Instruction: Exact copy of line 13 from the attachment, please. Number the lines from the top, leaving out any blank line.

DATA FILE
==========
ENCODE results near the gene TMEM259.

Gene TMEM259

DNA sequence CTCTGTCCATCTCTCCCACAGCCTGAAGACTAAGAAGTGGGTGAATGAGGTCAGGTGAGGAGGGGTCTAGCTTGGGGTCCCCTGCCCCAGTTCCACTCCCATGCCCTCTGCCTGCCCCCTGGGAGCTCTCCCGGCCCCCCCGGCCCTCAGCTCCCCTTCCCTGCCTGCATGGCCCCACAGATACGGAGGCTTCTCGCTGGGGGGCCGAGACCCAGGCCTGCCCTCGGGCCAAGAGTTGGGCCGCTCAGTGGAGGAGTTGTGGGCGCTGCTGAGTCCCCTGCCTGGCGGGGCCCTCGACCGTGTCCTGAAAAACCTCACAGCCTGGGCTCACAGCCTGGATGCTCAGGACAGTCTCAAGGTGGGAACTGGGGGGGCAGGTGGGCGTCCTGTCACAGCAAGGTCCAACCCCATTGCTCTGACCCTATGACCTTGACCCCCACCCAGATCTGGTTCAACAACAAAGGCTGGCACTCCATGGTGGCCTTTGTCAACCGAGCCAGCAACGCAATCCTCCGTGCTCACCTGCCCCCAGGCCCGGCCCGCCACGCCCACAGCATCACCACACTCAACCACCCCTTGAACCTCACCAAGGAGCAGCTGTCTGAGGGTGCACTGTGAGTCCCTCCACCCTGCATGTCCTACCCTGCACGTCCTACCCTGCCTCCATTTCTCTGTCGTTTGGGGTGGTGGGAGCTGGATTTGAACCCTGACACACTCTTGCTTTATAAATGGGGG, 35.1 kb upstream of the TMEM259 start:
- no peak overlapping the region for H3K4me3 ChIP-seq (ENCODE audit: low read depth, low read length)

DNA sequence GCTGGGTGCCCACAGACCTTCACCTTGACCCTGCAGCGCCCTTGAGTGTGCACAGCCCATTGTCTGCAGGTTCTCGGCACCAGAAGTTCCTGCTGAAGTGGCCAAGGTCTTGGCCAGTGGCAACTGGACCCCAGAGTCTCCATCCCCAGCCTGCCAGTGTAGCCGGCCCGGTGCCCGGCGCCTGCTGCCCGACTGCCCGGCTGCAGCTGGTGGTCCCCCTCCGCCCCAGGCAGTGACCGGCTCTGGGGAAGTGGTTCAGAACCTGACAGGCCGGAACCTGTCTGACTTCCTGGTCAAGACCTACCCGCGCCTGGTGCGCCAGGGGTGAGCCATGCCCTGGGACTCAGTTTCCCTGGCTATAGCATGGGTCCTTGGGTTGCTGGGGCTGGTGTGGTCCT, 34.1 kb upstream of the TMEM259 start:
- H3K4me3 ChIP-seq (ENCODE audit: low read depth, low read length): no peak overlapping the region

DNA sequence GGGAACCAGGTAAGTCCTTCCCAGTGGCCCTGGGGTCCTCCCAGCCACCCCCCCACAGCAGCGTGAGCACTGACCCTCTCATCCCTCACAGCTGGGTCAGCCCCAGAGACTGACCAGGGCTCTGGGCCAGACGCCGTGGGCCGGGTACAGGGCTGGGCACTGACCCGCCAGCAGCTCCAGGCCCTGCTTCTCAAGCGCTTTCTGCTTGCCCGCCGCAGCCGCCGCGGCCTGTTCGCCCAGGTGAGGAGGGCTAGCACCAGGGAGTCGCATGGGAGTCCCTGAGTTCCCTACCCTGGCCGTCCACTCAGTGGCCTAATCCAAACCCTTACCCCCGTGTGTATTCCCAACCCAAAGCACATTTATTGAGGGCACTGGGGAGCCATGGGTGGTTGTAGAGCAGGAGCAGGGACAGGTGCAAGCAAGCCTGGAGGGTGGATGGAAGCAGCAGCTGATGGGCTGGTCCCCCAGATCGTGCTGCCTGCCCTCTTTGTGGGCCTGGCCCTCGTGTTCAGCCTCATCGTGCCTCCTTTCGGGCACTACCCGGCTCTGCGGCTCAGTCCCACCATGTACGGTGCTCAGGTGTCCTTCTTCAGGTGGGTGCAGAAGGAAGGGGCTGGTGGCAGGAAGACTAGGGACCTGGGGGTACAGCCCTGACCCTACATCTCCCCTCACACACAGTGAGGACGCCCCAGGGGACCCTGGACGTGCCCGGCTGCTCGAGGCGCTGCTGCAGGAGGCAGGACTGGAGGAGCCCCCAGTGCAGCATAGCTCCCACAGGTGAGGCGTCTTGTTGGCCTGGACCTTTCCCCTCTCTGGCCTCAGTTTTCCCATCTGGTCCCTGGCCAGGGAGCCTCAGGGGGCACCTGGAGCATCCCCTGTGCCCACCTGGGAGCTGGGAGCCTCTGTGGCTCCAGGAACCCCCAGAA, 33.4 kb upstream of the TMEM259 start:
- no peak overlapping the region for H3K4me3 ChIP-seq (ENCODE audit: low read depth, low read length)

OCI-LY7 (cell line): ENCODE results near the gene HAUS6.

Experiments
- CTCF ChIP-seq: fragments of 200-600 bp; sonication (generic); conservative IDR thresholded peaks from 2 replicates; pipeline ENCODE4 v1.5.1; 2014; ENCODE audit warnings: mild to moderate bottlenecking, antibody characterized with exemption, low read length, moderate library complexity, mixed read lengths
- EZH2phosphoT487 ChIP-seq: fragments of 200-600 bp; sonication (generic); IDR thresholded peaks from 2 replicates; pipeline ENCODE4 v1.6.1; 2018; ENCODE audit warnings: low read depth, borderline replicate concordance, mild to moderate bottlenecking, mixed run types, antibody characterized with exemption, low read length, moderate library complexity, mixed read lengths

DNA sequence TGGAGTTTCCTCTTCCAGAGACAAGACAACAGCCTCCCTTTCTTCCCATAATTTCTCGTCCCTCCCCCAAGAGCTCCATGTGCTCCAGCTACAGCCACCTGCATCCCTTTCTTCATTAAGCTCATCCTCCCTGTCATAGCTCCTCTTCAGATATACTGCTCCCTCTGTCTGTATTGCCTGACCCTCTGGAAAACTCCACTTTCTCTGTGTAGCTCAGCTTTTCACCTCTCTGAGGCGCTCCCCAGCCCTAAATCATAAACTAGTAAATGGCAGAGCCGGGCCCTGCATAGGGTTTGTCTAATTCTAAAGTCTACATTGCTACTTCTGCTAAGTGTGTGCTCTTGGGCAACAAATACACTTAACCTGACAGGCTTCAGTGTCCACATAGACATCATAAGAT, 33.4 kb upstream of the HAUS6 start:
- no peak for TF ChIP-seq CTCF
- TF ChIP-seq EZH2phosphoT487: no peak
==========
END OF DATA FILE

DNA sequence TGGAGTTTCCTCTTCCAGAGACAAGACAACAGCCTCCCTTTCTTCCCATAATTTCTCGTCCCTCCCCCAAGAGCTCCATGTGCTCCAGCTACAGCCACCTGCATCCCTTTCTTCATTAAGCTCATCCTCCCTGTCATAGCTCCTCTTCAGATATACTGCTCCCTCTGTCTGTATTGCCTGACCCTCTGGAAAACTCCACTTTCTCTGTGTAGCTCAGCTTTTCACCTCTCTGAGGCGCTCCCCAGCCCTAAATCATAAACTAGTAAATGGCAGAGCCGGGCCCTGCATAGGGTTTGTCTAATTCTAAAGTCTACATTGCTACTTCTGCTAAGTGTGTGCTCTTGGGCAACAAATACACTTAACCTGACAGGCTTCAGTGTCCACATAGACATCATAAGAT, 33.4 kb upstream of the HAUS6 start: